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Sentence Processing in Proficient Adult CI UsersLeft: "Time waveform of a sentence", figure from ERCD licensed under CC BY-SA 4.0; Right: "Cochleaimplantat" figure from Seslami~commonswiki ("") licensed under CC BY-SA 3.0

Sentence Processing in Proficient Adult CI Users

Comprehending language via a cochlear implant poses a remarkable challenge to the brain. We investigated auditory sentence comprehension in a group of high proficient adult cochlear implant patients using event-related brain potentials. Four types of sentences were examined: correct sentences with either high (1) or low (2) expectancy of the sentence final word (cloze probability), semantically incorrect sentences (3), and sentences violating the argument structure of the verb (4). Participants judged the acceptability of the sentences. Relative to correct sentences with a high cloze probability all other conditions elicited a N400 effect in both the patient group and a matched control group, although the timing of the effect differed between the two groups. Moreover, whereas the argument structure violation elicited a late positivity in addition to the N400 effect in the control group, no such effect was observable in the cochlear implant group. We take these data to indicate that under adverse input conditions, processes of syntactic repair reflected in the P600 effect, are much more vulnerable than processes of semantic integration reflected in N400 effects.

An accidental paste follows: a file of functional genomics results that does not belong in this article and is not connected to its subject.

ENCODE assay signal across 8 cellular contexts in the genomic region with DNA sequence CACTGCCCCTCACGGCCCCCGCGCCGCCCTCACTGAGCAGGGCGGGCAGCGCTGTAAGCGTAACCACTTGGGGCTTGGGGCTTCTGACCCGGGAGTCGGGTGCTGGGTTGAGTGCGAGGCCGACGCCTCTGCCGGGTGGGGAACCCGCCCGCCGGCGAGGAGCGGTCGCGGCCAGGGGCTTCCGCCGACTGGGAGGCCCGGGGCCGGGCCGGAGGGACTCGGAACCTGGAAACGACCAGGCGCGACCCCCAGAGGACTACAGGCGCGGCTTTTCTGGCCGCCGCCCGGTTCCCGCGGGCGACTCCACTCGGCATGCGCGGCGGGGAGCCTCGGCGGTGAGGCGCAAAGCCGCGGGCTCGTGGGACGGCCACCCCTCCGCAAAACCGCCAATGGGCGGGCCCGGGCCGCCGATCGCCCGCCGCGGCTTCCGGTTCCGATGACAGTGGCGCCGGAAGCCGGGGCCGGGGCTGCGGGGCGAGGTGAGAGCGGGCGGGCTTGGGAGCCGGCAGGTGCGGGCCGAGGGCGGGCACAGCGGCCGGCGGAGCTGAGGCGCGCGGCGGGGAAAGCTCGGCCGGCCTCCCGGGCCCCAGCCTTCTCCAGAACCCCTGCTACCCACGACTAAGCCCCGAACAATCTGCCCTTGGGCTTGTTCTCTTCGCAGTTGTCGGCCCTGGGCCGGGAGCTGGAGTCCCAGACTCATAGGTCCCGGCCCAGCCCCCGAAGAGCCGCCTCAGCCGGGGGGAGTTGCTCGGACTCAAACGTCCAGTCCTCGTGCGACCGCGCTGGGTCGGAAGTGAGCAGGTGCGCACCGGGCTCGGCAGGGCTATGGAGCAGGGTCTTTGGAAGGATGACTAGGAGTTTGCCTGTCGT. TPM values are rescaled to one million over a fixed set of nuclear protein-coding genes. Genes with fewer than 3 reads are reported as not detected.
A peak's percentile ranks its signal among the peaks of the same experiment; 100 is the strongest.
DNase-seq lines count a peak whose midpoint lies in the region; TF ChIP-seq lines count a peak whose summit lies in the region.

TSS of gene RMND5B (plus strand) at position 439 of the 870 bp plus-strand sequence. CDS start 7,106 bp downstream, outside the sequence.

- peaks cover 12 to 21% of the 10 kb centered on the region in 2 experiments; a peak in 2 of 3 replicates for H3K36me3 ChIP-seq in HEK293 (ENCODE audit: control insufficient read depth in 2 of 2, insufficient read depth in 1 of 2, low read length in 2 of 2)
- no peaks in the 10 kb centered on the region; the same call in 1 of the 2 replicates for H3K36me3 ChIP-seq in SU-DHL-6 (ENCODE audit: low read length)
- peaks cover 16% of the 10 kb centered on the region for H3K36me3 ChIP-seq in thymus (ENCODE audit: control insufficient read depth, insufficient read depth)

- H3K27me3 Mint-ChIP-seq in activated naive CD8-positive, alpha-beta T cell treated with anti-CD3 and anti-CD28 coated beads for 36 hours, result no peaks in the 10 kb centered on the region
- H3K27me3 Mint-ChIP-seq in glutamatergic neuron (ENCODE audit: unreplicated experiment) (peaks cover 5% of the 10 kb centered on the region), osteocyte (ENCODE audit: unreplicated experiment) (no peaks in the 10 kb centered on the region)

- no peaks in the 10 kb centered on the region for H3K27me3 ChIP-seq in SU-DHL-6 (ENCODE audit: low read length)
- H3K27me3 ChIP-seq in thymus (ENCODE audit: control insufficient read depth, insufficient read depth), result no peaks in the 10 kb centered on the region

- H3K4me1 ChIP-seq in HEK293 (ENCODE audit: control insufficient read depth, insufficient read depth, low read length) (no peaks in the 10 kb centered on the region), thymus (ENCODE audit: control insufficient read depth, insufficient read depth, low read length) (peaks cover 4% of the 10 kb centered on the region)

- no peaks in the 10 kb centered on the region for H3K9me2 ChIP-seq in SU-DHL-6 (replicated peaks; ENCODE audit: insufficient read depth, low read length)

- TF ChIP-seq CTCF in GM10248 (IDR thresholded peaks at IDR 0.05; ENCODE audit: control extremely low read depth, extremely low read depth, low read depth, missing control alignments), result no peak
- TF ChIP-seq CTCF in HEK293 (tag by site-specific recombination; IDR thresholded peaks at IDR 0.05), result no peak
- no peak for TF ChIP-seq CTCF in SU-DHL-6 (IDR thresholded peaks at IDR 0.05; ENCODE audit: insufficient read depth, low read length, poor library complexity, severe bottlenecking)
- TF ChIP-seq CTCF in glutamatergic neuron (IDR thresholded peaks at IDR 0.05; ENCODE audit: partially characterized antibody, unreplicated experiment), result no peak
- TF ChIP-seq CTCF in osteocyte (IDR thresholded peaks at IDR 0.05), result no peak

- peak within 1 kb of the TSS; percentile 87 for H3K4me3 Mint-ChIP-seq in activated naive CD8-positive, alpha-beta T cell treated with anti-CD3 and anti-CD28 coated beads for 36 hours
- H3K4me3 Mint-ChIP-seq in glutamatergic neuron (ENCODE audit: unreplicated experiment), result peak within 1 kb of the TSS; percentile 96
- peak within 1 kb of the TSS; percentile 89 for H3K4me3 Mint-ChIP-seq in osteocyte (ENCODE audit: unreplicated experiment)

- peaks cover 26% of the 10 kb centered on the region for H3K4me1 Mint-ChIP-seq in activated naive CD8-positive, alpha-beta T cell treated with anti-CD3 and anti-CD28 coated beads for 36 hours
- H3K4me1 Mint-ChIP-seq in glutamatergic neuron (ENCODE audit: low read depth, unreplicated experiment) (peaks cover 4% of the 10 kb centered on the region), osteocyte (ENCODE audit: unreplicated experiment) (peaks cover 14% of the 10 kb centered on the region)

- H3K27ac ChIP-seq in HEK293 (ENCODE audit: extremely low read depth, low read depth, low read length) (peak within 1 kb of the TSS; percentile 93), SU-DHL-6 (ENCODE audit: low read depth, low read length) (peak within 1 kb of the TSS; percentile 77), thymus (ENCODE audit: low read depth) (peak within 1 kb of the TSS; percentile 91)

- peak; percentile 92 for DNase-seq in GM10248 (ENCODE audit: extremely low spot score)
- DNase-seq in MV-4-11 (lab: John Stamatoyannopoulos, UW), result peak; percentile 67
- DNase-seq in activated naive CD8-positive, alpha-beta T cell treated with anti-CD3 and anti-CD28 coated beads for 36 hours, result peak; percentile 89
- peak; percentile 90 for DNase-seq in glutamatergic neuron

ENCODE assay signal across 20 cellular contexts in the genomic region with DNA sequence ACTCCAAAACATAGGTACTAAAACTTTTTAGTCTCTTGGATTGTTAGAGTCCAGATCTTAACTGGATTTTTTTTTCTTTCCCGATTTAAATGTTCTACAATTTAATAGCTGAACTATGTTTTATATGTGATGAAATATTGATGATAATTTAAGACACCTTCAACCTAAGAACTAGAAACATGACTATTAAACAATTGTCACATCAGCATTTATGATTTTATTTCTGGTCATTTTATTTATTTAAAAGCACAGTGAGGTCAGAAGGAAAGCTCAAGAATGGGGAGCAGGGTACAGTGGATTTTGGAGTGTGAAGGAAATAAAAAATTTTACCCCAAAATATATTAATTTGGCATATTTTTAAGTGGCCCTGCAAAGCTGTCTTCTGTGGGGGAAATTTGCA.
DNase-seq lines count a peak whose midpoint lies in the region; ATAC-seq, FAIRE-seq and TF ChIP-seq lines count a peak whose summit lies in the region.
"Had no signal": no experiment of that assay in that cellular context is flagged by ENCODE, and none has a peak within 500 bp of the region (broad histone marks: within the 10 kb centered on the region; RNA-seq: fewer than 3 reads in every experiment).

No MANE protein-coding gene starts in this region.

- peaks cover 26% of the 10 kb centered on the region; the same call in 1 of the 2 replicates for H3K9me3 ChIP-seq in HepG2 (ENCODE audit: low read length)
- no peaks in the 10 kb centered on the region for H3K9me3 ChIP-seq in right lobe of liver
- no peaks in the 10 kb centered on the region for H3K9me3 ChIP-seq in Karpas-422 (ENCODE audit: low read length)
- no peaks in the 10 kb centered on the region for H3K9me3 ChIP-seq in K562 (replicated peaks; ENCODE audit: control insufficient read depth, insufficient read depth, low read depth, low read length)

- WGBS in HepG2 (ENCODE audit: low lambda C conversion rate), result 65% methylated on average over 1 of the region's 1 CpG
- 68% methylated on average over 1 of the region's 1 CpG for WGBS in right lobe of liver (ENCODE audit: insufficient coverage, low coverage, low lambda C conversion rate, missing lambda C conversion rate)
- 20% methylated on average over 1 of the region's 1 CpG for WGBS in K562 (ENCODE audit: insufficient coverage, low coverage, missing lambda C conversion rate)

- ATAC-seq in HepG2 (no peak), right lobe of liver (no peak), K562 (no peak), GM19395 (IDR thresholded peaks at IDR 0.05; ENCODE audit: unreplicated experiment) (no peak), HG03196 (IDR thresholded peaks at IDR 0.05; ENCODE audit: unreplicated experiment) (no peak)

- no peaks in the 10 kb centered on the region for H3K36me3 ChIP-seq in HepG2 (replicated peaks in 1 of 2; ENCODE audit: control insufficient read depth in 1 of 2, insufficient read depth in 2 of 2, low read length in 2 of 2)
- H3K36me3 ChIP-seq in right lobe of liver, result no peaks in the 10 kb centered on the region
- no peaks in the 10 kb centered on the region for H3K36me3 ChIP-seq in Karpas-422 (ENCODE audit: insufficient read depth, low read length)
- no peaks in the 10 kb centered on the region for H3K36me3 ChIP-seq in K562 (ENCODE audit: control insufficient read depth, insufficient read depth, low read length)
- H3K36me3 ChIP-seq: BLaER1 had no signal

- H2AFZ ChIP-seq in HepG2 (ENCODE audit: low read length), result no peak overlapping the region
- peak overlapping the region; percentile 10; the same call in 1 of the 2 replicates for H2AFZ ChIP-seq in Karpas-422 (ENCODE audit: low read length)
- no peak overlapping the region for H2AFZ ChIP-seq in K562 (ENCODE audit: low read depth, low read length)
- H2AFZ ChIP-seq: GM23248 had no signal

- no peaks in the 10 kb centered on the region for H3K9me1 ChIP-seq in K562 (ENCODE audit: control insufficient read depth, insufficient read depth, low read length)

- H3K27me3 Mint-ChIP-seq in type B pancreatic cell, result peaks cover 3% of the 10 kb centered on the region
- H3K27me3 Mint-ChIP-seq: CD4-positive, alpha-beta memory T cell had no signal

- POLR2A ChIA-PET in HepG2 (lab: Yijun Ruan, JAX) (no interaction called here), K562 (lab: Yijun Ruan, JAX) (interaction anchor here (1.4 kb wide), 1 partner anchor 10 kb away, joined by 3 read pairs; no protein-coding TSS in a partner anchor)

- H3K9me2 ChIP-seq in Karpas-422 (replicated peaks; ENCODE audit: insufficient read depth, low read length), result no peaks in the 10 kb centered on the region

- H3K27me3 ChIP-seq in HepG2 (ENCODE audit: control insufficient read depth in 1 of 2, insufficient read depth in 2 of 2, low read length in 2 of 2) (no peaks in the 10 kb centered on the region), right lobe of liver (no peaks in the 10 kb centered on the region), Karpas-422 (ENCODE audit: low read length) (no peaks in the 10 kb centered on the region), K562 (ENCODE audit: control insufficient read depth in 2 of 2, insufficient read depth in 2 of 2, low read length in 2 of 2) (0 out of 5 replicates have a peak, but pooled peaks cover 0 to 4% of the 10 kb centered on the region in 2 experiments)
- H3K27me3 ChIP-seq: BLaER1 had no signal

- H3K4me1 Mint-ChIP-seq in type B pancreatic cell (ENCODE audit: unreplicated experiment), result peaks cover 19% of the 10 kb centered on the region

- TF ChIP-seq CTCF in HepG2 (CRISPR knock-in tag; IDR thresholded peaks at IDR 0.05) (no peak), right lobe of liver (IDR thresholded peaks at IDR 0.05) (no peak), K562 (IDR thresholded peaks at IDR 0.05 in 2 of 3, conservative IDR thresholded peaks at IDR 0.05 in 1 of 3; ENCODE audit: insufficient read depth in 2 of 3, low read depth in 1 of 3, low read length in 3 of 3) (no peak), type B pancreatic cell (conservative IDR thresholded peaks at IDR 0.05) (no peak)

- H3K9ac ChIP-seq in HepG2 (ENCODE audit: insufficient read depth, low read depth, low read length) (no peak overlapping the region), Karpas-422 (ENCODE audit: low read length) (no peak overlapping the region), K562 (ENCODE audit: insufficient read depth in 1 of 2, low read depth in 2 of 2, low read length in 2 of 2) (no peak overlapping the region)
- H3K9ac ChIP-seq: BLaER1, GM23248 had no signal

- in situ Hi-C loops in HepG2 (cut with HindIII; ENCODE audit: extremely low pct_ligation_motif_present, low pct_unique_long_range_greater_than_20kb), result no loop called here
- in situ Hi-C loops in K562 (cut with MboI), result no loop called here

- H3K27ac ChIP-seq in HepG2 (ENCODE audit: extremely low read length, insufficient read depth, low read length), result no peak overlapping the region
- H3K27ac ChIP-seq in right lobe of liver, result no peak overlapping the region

Difference waves of the event-related potentials (the correct high cloze probability condition is subtracted from the other conditions, respectively) for the four experimental condition for the matched control group and the cochlear implant group. Figure from Author's original manuscript.




Anja Hahne